Power Over Ethernet Splitter Improves Negotiating Skills

Implementing PoE is made interesting by the fact that not every Ethernet device wants power; if you start dumping power onto any device that’s connected, you’re going to break things. The IEEE 802.3af standard states that the device which can source power should detect the presence of the device receiving power, before negotiating the power level. Only once this process is complete can the power sourcing device give its full supply. Of course, this requires the burden of smarts, meaning that there are many cheap devices available which simply send power regardless of what’s plugged in (passive PoE).

[Jason Gin] has taken an old, cheap passive PoE splitter and upgraded it to be 802.3af compatible (an active device). The splitter was designed to be paired with a passive injector and therefore did not work with Jason’s active 802.3at infrastructure.

The brain of the upgrade is a TI TPS2378 Powered Device controller, which does the power negotiation. It sits on one of two new boards, with a rudimentary heatsink provided by some solar cell tab wire. The second board comprises the power interface, and consists of dual Schottky bridges as well a 58-volt TVS diode to deal with any voltage spikes due to cable inductance. The Ethernet transformer shown in the diagram above was salvaged from a dead Macbook and, after some enamel scraping and fiddly soldering, it was fit for purpose. For a deeper dive on Ethernet transformers and their hacked capabilities, [Jenny List] wrote a piece specifically focusing on Raspberry Pi hardware.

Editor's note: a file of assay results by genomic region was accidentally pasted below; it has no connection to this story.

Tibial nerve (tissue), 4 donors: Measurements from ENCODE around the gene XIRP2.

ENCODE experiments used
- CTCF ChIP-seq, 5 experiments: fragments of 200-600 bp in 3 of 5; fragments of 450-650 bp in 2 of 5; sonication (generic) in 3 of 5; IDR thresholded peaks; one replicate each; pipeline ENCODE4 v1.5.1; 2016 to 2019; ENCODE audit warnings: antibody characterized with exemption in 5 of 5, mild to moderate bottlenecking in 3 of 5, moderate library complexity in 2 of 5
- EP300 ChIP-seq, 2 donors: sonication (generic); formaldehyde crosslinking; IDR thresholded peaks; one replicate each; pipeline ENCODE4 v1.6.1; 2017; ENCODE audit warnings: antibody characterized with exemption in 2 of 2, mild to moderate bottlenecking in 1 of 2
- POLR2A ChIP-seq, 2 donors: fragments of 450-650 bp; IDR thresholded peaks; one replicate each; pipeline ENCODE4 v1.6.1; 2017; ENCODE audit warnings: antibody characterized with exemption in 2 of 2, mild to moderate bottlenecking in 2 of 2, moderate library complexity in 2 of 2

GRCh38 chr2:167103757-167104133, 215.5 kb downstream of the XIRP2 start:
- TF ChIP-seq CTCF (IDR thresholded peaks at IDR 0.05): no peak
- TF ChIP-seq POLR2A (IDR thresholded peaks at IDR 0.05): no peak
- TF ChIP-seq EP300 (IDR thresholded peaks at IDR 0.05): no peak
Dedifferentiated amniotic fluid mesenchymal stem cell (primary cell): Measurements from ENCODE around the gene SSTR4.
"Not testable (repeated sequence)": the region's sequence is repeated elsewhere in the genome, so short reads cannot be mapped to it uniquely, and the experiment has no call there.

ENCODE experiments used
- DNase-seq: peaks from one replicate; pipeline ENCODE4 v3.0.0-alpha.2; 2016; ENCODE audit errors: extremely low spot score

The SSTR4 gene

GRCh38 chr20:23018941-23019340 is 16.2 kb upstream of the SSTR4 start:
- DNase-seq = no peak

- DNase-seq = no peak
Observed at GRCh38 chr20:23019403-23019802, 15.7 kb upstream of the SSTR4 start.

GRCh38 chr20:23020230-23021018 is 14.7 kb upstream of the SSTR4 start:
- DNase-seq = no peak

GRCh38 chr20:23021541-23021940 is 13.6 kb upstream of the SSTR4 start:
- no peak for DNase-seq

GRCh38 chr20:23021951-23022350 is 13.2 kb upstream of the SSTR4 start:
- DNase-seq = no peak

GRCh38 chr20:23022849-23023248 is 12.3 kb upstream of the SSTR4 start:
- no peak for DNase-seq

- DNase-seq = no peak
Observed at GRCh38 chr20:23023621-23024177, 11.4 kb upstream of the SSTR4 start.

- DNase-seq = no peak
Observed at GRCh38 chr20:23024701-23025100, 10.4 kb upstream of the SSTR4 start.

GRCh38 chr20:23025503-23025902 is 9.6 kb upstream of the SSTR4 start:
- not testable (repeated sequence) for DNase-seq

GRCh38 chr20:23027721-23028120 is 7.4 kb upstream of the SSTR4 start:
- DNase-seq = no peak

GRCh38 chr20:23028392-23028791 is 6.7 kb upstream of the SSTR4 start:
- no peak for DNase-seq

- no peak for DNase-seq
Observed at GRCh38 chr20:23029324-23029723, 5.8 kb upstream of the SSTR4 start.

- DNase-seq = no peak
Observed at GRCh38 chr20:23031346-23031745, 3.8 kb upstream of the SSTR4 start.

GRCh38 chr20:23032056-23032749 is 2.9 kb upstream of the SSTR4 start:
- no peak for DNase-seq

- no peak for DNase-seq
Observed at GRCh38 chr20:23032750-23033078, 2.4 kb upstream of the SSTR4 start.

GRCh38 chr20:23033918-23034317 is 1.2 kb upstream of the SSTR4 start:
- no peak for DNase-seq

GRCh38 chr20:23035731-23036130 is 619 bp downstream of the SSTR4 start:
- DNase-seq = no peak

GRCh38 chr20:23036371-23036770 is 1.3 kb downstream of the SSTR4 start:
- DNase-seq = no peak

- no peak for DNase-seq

[Jason]’s modifications were able to fit in the original box, and the device successfully integrated with his 802.3at setup. We love [Jason]’s work and have previously written about his eMMC adventures, repairing windows tablets and explaining the intricacies of SD card interfacing.

New Cross Bladed Axe Not For Cosplay Or Larping

Firewood aficionado and general axing enthusiast [KH4] likes to cut and split his own fire wood. To burn a tree trunk sized piece of wood efficiently, it has to be split into 4 smaller pieces. [KH4] does this with 3 axe swings, the first splitting the main log in 2, then splitting each half in half again. Although he likes swinging the mighty axe, he still would like to increase the efficiency of each swing.

Well he’s done it! This is accomplished by making a Cross Bladed Axe that has an X-shaped head. Each axe swing should split a log into 4 pieces. That results in 66% less swings for the same amount of wood split!

This projected started with two spare axe heads. One was cut in half with an angle grinder. The two axe head halves were then ground down so that they match the contour of the original axe head. Once the fit was good, the welder was broken out and all 3 axe head pieces were combined into one beastly mass.

After the new head was polished and sharpened, it was re-assembled a new hickory handle. We have to say, the end product looks pretty awesome. There’s a video after the break of this axe in action. Check it out!

Have you ever seen how these axe heads used to be manufactured?

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Making Structured Wiring Do Your Bidding

So you’ve just moved into a home that has cat5 running throughout. This is called structured wiring and is a great feature for a home. But what if the existing wiring doesn’t work the way you would prefer to setup your network? [Firestorm_v1] has a workaround that lets you reconfigure Ethernet without pulling new cables.

He’s making splitters out of patch cables. Often, Ethernet devices are not using all eight conductors in the cable. Unless you are using Gigabit Ethernet, or running Power over Ethernet, only four of the conductors in each run are being utilized. This means you can create twice as many connections without running new cable or using addition switches. Each splitter has three RJ-45 connectors on it. One of them hooks to the wired jack in the wall while the other two hook to two different devices. You’ll need a second splitter to use on the opposite end of the wall jack, usually this is where the router or switch is located, in order to separate the combined signals.